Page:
An abstract by German artist Charline von Heyl—whose works appear in the collections of museums like New York’s MoMA—dominates a living room wall in this Austin, Texas penthouse. Vying for equal time, sweeping city vistas are visible through steep floor-to-ceiling windows. But while views are a constant, the same cannot be said of the art collection throughout. “My client was very modest and mentioned she wanted a pied-à-terre to house rotating pieces of art,” says interior designer Allison Burke, of meeting the homeowner for the first time. “But I had no idea of the magnitude of her collection.” An Agnes Martin painting that was once in the master bedroom, for example, now occupies space above the dining room banquette, while a pair of slender sculptures by Beverly Pepper graces the entry. And on any given day, the owner is apt to present a recent find to add to the mix.
It was amidst this ever-evolving artscape that Burke learned to flex and bend. In addition to ascertaining a color scheme and the right blend of furnishings to complement the gallery-like surroundings, accommodating change became a routine part of the process. “She frequents major art fairs, and I’d often receive calls saying she had discovered a new artist,” explains Burke, noting that the living room was rearranged to better suit entertaining large groups, which in turn helped highlight the gilded bronze carvings on a Campana Brothers chair procured in Europe. She also painted a wall blue to better suit the latest framed arrival, a Robert Ryman oil on canvas. “I figured out early on my role was to keep the interiors simple and timeless so the artwork could do the singing,” Burke explains.
The two quickly developed a collaborative relationship, with the homeowner serving as curator of her international collection and Burke focusing on creating relaxing spaces intended for art appreciation. And with so much action on the walls and through the windows—and architectural features like 36-inch-wide structural concrete columns in the living room and the master suite to consider—the interior designer’s response was in part textural. “Softness and depth were always the front-runners,” says Burke, who kicked things off with a living room rug featuring a lush melding of teal and gold hues consistent with the owner’s affection for jewel tones. Like the artwork, a modular Walter Knoll sofa can be reconfigured to face the view or the fireplace as mood and entertaining requirements dictate.
Meanwhile, Burke also reworked parts of the penthouse based on the owner’s storage needs, directing changes executed along the way by builder Ken Burger of Wilmington-Gordon. “We believe everything should be stored in its place,” notes Burke. “However, with such sweeping views, the residence lacked a lot of walls and high-functioning cabinets for daily use.” With that in mind, the entry was updated with a larger coat closet and art shelves, the guest bedroom now includes pull-out nightstands plus ample storage built into cabinetry on the headboard wall, and a media room located next to the master bedroom was transformed into a walk-in closet.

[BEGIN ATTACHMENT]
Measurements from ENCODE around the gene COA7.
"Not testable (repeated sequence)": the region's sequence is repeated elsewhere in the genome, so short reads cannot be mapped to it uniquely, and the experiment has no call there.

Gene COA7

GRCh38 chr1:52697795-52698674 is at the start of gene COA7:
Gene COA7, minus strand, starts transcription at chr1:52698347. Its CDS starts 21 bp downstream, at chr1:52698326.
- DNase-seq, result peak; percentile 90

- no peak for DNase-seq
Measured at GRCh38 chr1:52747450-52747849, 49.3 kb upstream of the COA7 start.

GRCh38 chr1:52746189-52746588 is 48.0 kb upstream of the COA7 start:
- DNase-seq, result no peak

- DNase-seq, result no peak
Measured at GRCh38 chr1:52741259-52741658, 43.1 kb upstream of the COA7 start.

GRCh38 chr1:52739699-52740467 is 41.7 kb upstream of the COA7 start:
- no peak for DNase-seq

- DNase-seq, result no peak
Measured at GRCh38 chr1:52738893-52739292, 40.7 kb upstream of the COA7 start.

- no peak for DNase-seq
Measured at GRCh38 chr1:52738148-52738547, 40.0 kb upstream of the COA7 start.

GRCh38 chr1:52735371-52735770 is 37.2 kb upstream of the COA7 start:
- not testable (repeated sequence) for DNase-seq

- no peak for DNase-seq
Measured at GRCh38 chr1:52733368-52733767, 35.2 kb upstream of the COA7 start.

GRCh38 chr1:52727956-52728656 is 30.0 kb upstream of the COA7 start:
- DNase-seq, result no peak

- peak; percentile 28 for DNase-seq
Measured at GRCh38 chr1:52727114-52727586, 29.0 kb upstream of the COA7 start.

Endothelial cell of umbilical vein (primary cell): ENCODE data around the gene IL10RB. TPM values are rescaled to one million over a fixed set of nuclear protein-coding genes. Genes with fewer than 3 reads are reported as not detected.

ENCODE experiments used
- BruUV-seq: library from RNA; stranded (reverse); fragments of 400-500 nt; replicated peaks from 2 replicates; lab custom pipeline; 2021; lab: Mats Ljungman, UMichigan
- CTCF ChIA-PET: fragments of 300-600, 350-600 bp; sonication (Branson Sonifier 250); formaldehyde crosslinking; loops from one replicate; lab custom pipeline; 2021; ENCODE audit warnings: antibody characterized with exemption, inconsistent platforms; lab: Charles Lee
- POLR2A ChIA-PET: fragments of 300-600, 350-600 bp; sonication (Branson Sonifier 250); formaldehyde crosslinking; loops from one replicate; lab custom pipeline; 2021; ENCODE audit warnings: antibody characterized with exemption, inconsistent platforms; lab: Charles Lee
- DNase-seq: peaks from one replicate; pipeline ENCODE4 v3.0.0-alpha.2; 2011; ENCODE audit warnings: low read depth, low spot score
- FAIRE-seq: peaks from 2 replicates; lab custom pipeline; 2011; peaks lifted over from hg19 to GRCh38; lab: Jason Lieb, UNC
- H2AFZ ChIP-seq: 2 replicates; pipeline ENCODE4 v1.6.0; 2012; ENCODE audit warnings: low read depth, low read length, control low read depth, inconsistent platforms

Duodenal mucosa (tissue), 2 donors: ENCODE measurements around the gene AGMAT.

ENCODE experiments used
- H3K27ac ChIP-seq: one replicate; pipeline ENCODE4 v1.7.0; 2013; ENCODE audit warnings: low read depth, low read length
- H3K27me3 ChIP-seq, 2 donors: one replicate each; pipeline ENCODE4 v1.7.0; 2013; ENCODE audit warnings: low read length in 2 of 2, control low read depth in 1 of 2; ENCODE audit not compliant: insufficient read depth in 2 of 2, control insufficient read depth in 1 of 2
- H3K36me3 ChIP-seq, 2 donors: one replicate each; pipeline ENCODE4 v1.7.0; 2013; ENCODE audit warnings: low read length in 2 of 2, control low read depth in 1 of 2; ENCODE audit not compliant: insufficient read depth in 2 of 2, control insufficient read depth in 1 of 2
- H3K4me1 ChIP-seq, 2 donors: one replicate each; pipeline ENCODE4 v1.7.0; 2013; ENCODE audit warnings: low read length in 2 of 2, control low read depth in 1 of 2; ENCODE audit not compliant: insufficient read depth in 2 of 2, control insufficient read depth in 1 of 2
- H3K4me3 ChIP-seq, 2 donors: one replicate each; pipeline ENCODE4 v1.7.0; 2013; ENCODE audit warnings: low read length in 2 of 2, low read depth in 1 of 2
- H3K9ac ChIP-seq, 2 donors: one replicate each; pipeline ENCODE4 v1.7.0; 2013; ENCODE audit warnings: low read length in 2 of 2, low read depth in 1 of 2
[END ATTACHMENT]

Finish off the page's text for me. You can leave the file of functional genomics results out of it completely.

Because not all art hangs on walls, determining pinpoint placement of suspended items was also a must. According to Burke, Pae White’s airy concoction of woven wire spheres was hung just so “to capture the necessary volume in the living room without competing with the coveted river views,” the interior designer explains. In the nearby dining area, a Tomás Saraceno sculpture is used to similar effect. “It’s incredibly dynamic but doesn’t steal too much visual space,” she notes. Elsewhere in the room, velvet on the banquette continues the textural thread, and the rounded corners on the tabletop and the chromed quatrefoil base respond to the owner’s preference for smooth edges.
With views in the master suite equal to those in the public areas, the question became how to incorporate the drama while establishing a sanctuary. “We angled the bed to capture where the river begins to bend,” says Burke. Elsewhere, Minotti armchairs topped with brown shearling and a wool-and-silk rug serve as luxury counterpoints. And come evening, layers of nylon netting woven with crystals hover above the bed, twinkling in harmony with the city lights below. “Color and texture provide threads of stability, and there’s a balance here and everywhere,” Burke says. “My overall objective was to make sure nothing detracts from the artwork and to create serene spaces so your eye is never confused about where to look.”